Kangana Ranaut, Vir Das, Piyush MishraRating:
Revolver Rani establishes Kangana Ranaut as the most fearless actress in Bollywood. After winning our hearts as the achingly naïve dumped bride in
Queen, she does a 360-degree flip in this film. As the psychotic, murderous, sexually ravenous dacoit turned politician Alka Singh, she is frankly ugly, literally and figuratively.
Alka is the lone woman warrior in the Chambal region, a land overrun by corruption, misguided machismo and guns. Naturally, she has to shout louder and shoot harder than the boys. It’s a startling performance that goes almost over the top, but Kangana reins herself in and expertly balances madness and vulnerability. She alienates and yet keeps us invested.
The people around Alka are nasty too. Quite deliberately, debutant director Sai Kabir gives us no one to root for. Revolver Rani is co-produced by Tigmanshu Dhulia and echoes his own films, like Saheb Biwi Aur Gangster, in which scorpion-like characters try to out-sting each other. On Alka’s team is a selfish, philandering, greedy boy toy named Rohan, played very well by Vir Das. The performance to watch out for is Piyush Mishra as Alka’s Machiavellian uncle, a man willing to destroy her life to preserve their power. Kabir, who has also written the film, piles on the betrayals and counter-betrayals. There are goon-like politicians, sting operations, a hilariously hyperactive TV news anchor, and relentless shootouts — just in case you forget that the film was called Revolver Rani.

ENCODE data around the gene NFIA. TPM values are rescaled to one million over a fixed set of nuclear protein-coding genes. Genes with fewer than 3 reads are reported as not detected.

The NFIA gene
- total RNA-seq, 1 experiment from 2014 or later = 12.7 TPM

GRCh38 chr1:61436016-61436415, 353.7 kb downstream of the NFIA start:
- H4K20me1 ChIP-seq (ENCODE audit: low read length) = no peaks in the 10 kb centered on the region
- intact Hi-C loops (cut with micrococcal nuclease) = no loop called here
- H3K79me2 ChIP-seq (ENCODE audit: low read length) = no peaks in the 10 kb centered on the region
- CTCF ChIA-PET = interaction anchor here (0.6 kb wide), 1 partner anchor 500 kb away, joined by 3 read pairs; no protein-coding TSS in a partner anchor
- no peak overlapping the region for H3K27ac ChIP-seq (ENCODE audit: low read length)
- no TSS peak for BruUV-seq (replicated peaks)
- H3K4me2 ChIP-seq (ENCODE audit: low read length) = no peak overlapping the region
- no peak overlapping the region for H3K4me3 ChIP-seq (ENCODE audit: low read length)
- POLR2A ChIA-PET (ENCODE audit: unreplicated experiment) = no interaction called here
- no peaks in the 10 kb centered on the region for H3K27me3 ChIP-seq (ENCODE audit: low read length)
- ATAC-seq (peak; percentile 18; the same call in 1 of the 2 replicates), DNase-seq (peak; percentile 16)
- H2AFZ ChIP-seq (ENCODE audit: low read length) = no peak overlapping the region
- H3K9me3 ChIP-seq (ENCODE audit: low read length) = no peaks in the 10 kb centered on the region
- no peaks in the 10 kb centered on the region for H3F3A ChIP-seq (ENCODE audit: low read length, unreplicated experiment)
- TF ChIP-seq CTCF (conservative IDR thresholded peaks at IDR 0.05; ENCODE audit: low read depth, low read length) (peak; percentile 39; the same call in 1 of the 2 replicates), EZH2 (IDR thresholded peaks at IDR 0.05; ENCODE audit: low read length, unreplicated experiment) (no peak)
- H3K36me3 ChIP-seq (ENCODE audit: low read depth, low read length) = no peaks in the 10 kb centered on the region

Some of this works and some of it doesn’t. But what keeps Revolver Rani together are the performances and the sly humour. I particularly enjoyed the two testosterone-filled duffer politicians whose only aim is to kill Alka. If you like uplifting, cheerful cinema, then this isn’t the movie for you. But if, like me, you can enjoy bad people doing bad things, then Revolver Rani will be fun.
© Copyright © 2013 HT Media Limited. All Rights Reserved.